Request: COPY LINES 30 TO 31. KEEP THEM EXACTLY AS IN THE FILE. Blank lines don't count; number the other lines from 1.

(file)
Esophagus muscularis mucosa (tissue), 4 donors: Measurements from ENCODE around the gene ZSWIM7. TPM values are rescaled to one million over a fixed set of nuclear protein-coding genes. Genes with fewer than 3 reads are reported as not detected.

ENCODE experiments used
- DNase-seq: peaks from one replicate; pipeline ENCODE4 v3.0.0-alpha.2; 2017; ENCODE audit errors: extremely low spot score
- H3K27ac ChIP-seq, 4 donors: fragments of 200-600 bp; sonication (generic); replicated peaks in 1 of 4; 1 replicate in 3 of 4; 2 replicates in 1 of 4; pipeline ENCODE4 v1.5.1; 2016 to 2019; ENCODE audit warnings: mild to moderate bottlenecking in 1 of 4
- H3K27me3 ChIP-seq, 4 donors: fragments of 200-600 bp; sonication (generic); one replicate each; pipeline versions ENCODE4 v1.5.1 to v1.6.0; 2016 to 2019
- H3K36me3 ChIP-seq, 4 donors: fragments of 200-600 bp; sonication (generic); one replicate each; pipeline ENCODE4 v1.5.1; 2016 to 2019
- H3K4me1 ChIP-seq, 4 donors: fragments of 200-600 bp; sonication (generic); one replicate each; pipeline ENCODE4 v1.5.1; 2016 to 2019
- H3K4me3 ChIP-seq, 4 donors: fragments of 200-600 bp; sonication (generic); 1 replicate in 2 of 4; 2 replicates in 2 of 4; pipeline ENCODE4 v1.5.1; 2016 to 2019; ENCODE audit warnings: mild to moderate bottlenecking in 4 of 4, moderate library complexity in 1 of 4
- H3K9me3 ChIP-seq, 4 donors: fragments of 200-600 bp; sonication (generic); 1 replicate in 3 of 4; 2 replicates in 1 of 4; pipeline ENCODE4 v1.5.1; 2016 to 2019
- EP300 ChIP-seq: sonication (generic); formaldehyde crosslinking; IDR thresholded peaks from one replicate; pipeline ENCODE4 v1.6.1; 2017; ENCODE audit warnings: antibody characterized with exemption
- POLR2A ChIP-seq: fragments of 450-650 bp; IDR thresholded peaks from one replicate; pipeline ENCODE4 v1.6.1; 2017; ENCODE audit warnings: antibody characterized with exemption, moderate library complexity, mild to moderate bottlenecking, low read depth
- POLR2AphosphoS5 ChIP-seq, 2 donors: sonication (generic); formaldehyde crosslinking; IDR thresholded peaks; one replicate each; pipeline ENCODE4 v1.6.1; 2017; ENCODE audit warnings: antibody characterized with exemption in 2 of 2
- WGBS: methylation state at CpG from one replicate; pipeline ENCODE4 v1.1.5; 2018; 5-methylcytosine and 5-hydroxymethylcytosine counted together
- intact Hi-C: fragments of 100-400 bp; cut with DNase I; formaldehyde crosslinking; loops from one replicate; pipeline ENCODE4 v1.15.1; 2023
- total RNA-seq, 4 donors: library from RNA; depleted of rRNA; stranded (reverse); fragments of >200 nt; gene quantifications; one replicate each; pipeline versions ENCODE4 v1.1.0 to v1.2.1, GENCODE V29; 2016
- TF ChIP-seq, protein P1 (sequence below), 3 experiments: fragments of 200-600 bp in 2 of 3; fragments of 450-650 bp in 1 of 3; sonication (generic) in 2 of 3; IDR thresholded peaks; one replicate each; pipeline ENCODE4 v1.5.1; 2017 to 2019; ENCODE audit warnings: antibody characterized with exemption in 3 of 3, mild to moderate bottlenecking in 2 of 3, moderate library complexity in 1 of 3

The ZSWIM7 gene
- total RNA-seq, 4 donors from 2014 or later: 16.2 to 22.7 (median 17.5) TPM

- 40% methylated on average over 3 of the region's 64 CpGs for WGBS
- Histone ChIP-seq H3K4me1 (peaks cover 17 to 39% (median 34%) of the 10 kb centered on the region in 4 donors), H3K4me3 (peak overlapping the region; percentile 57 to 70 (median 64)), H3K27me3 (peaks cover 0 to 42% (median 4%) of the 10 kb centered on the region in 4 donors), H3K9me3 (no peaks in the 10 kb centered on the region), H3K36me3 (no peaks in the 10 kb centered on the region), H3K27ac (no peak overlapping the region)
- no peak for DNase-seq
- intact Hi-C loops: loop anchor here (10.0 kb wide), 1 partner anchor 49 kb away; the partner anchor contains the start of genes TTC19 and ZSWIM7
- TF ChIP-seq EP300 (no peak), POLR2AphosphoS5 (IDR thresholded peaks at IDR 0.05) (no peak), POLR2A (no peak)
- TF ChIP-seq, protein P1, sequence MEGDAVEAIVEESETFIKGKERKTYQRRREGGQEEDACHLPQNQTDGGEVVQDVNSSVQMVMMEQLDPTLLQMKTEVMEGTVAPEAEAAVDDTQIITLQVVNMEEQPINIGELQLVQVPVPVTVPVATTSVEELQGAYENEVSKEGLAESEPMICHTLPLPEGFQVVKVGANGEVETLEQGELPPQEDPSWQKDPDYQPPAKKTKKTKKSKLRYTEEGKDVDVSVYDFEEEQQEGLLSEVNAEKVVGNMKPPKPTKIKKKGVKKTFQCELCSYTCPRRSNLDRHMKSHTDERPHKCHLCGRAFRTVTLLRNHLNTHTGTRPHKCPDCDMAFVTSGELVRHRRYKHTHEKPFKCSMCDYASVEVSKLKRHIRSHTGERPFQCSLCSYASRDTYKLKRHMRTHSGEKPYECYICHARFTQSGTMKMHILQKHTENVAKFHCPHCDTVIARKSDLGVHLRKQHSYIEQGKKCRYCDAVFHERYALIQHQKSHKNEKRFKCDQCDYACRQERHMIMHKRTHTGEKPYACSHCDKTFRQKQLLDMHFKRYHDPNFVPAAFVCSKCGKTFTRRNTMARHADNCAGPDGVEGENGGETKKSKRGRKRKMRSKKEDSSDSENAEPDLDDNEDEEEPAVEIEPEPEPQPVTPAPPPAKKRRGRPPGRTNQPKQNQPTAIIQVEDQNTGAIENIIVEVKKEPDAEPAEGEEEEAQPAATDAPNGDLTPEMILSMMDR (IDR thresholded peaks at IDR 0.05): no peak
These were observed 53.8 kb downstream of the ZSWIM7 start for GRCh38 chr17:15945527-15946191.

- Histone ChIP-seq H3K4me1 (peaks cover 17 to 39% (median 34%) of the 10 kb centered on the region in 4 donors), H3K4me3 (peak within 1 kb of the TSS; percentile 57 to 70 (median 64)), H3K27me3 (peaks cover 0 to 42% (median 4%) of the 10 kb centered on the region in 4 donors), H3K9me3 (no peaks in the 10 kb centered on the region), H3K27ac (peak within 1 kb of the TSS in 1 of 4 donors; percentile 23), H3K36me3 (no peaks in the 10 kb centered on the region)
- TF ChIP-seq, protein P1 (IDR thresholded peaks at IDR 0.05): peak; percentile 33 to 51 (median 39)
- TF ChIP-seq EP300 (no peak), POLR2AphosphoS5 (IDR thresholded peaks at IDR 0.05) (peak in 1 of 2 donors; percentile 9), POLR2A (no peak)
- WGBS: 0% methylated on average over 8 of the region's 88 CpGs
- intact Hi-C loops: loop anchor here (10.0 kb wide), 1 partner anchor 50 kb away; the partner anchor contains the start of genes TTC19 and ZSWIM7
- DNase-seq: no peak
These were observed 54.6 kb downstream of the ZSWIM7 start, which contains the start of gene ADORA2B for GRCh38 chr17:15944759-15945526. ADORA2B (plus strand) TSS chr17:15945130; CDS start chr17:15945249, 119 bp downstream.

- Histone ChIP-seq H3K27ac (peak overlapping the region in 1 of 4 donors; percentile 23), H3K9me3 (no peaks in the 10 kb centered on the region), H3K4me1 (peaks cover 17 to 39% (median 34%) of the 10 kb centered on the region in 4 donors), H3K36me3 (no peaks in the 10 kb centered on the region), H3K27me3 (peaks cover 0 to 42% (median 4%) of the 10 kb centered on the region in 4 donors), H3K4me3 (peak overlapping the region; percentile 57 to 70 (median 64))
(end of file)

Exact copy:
- intact Hi-C loops: loop anchor here (10.0 kb wide), 1 partner anchor 50 kb away; the partner anchor contains the start of genes TTC19 and ZSWIM7
- DNase-seq: no peak